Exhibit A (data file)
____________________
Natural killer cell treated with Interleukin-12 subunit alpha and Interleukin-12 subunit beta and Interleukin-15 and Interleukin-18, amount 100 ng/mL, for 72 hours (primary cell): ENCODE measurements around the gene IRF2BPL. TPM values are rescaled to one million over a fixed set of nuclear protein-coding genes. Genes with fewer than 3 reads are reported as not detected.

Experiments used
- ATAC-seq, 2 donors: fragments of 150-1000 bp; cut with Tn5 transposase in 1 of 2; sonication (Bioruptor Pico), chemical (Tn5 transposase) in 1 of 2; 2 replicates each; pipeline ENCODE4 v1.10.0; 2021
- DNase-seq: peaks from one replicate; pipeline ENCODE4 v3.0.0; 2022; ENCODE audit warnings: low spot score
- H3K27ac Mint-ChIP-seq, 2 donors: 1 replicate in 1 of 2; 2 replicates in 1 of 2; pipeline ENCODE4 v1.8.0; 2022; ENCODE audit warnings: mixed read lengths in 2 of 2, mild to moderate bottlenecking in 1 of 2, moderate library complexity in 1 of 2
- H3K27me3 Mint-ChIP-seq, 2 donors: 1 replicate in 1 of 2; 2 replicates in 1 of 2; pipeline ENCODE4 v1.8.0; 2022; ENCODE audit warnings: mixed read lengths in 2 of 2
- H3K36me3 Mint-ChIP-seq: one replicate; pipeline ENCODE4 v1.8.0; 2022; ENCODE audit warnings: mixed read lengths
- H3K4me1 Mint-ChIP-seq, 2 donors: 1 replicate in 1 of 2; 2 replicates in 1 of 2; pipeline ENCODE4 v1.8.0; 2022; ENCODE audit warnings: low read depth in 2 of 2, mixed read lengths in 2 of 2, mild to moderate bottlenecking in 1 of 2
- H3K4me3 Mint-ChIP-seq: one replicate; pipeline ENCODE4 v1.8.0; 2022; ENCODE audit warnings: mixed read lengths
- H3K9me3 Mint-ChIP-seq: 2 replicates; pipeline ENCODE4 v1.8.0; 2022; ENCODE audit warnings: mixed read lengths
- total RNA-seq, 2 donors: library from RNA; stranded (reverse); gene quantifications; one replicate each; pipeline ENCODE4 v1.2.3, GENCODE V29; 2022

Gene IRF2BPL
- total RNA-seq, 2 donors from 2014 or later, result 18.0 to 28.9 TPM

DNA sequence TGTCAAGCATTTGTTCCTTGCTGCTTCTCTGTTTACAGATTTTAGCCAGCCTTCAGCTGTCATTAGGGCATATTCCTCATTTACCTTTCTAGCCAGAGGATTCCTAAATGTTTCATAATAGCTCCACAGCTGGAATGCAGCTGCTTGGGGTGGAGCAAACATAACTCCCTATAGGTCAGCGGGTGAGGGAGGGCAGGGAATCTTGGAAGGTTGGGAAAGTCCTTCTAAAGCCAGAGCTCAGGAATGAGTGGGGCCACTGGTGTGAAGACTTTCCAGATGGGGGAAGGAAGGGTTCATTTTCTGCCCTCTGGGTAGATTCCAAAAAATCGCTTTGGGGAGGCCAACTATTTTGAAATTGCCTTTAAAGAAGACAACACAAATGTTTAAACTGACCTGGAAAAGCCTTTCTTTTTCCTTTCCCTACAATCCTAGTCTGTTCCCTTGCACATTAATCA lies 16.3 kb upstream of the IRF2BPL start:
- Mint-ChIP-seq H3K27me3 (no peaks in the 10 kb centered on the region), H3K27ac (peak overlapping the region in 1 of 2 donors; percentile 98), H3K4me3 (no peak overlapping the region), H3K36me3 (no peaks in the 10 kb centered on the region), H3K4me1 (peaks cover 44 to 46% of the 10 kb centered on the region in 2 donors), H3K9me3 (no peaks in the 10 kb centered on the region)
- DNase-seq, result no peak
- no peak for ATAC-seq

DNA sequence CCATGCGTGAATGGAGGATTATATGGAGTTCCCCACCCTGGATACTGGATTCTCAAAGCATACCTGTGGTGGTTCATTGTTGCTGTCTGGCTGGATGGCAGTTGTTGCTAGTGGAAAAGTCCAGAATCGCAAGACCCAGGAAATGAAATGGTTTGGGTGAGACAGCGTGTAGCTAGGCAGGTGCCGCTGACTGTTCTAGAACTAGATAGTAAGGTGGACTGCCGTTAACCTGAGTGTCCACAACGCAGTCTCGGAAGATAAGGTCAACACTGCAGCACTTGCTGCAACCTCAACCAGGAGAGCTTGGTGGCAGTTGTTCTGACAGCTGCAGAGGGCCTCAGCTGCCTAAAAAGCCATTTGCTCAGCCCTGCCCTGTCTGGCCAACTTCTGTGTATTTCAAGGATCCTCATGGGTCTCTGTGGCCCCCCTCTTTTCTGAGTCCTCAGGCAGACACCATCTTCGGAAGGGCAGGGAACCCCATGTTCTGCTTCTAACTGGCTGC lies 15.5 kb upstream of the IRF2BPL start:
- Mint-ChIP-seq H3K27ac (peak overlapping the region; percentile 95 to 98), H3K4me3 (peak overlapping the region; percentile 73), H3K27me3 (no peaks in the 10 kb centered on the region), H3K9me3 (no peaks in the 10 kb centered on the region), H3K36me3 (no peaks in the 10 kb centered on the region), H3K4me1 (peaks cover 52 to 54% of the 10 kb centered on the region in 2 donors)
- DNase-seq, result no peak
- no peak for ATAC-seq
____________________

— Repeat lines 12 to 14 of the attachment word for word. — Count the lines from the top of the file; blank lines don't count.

Gene IRF2BPL
- total RNA-seq, 2 donors from 2014 or later, result 18.0 to 28.9 TPM

DNA sequence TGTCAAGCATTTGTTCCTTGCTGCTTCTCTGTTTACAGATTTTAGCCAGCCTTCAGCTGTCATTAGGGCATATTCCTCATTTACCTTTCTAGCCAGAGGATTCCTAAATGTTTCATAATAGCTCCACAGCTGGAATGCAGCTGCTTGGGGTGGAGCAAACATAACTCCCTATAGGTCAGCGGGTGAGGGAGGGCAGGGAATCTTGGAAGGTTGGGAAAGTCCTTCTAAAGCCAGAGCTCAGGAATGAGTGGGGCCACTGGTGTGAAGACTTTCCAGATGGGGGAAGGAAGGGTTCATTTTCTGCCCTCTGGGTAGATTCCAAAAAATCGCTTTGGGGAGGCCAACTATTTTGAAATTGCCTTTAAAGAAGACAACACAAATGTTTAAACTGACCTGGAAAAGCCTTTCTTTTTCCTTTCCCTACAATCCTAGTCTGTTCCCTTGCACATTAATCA lies 16.3 kb upstream of the IRF2BPL start: